Heat up the lobster pieces in a non-stick frying pan over medium heat. (You could also heat them up on top of the hot risotto. That is in fact preferable when not using sous-vide, as heating them up in the frying pan from the refrigerator will dry out the lobster too much.)


Serve the risotto on preheated plates and top with the lobster pieces.

Wine pairing

Such a special dish asks for a special wine. Make sure to buy the most expensive bottle of aged white Burgundy (preferably Le Montrachet, but Puligny-Montrachet, Chassagne-Montrachet or Meursault are more affordable alternatives) you can afford for a true feast! Another oaked chardonnay (for instance from California) could work, too, but it probably won’t have the complexity of a good white Burgundy.



Duck breast can be perfected by cooking the meat and skin separately and gluing them together. That way you can have thin crispy skin without overcooking the meat.

25 thoughts on “Lobster Bisque Risotto

    1. Yes, it gets pureed together with the claw tips and leg meat and added at the end. I had forgotten to mention the tomalley in that step — fixed that now. Thanks for pointing it out!


  1. *smile* No sous-vide, pressure cooker or live lobsters here in the country, but love both the ‘critters’ and risotto and this looks fantastic . . . so guess which recipe has just ended up on top of the kitchen ‘to do’ pile . . . I freeze my lobsters for longer, do away with the ‘grizzly’ bit and plunge them straight into boiling water . . . supposedly they don’t suffer that way either . . .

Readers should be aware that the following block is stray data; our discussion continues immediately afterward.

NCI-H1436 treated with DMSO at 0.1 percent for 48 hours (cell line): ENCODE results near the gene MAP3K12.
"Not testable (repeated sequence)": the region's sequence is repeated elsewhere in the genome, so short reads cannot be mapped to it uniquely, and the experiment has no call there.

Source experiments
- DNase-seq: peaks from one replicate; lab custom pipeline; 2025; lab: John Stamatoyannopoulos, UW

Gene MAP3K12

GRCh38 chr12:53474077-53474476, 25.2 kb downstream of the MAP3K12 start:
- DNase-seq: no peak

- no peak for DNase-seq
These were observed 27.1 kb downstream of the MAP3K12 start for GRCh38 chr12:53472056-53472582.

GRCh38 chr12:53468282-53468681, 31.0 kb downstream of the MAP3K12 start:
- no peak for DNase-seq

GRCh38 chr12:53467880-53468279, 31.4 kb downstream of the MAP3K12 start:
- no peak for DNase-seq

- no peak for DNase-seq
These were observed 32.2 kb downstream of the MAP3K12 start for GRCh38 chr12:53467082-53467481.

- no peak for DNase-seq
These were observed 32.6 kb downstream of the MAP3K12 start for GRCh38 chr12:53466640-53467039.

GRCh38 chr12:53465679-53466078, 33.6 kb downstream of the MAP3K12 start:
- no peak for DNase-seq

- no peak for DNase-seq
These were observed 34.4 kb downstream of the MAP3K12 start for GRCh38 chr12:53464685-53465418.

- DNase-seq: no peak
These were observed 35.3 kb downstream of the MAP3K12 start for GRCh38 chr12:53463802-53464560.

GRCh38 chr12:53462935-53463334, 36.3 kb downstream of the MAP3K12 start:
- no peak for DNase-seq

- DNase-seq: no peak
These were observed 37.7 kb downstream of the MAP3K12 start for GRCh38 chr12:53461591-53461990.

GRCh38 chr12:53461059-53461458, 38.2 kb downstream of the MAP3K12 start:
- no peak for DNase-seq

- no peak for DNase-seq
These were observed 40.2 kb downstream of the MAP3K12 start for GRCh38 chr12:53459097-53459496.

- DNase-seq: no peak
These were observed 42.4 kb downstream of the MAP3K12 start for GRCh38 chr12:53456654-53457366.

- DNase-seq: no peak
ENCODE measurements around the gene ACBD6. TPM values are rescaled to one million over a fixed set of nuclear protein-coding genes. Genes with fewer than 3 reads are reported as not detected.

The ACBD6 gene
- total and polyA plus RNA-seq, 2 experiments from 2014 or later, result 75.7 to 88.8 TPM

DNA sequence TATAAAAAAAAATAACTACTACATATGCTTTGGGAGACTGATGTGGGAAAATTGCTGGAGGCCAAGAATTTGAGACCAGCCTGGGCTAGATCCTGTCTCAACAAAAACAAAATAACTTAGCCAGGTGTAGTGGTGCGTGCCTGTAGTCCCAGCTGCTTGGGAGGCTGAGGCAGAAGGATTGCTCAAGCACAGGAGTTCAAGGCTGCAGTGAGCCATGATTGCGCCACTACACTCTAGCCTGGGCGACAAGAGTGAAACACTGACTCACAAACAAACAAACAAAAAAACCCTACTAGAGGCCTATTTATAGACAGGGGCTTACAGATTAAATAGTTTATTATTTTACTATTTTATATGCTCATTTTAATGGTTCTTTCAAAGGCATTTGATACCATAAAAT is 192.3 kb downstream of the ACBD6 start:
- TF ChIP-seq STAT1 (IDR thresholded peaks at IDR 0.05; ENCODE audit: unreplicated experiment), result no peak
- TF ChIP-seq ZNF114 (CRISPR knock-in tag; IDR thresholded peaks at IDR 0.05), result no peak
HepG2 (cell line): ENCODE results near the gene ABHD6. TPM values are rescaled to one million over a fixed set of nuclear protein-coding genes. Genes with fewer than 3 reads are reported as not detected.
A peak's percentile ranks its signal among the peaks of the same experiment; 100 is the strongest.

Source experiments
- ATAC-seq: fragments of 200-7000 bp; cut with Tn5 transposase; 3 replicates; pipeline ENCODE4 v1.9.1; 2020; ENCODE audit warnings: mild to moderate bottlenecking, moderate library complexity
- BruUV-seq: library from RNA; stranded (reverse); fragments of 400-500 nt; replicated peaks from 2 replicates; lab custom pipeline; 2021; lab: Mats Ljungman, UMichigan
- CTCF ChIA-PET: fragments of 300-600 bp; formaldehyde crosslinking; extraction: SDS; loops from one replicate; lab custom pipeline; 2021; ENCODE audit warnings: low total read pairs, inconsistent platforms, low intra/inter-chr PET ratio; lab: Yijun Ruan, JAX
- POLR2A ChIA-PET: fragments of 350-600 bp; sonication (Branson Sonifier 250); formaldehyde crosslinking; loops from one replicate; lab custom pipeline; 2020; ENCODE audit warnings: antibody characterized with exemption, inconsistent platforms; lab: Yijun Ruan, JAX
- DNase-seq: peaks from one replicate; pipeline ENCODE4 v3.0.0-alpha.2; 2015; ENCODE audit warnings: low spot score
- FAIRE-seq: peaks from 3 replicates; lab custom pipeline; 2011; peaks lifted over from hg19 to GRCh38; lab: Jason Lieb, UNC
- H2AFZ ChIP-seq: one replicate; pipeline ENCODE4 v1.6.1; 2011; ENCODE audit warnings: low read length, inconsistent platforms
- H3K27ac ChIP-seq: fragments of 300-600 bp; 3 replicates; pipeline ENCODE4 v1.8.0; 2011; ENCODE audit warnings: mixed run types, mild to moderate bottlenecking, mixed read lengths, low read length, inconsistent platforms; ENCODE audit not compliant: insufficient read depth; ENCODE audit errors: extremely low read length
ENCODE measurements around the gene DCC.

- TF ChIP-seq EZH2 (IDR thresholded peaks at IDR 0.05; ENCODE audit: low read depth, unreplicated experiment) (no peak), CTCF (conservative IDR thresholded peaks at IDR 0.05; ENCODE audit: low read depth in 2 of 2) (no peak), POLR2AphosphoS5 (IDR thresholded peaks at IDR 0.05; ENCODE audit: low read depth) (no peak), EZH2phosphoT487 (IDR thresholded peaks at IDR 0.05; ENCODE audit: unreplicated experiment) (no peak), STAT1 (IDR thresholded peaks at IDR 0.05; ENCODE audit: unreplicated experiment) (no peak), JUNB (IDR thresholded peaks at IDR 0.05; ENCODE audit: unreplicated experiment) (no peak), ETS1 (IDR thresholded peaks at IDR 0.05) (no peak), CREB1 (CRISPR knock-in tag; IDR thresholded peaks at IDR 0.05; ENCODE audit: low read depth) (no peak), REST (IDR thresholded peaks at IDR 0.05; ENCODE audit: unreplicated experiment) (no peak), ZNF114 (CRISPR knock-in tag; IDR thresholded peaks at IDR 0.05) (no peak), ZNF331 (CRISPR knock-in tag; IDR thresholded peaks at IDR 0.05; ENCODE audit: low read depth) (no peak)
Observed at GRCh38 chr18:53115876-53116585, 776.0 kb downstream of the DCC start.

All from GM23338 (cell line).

Liked by 1 person

      1. Stefan, how do the Canadian lobsters taste? I was always under the impression that imported lobster and crab are flavorless since they aren’t fed after being pulled from the water, but I’ve never tested that impression! It’s also possible that the starving crustacean thing only applies to the American market. I now live on the west coast of the US where I no longer have access to fresh lobster, and I assumed my only real option was buying precooked lobsters from the east coast. Do you happen to know if Canadian lobsters purchased in the Netherlands are fed at some point? If they’re not, that’s great news for me since I certainly trust your palate.


        1. Hi David, I was curious about whether lobsters are fed myself and asked my fishmonger about this. The lobsters here are not fed. According to the fishmonger, they can go without food for at least 6 weeks. The Canadian lobsters taste just fine. I don’t think starving them will reduce their flavor, it might reduce the yield of lobster meat somewhat though. I’ve once compared a Canadian lobster to a local lobster, which is twice as expensive and supposed to be better tasting. I could detect a difference, but think it is a matter of personal taste which one you prefer. I thought the Canadian lobster was slightly sweeter, which I like.
          I am sure that a freshly cooked live lobster, even after starving it, will have more flavor than a frozen precooked lobster.


      1. Happy New Year,

        I did a Lobster Bisque Risotto for starter yesterday and it turned out very successful. The guests where very happy with the dish.
        I did som alterations to your recipe, based on my own experience making bisque and my previous takes on butter poached lobster. My guests prefer the lobster cooked a bit warmer, at 50,5 degrees.

        You can check out the result on my blog

        My best regards,

        Liked by 1 person

  2. Not only did you sneak in sous-vide, Stefan, but you tossed in the pressure cooker, too. A real two-fer! Even so, this dish does sound wonderful. It it definitely a dish for special occasions and what an impression it would make. It’s another masterpiece from your kitchen.

    Liked by 1 person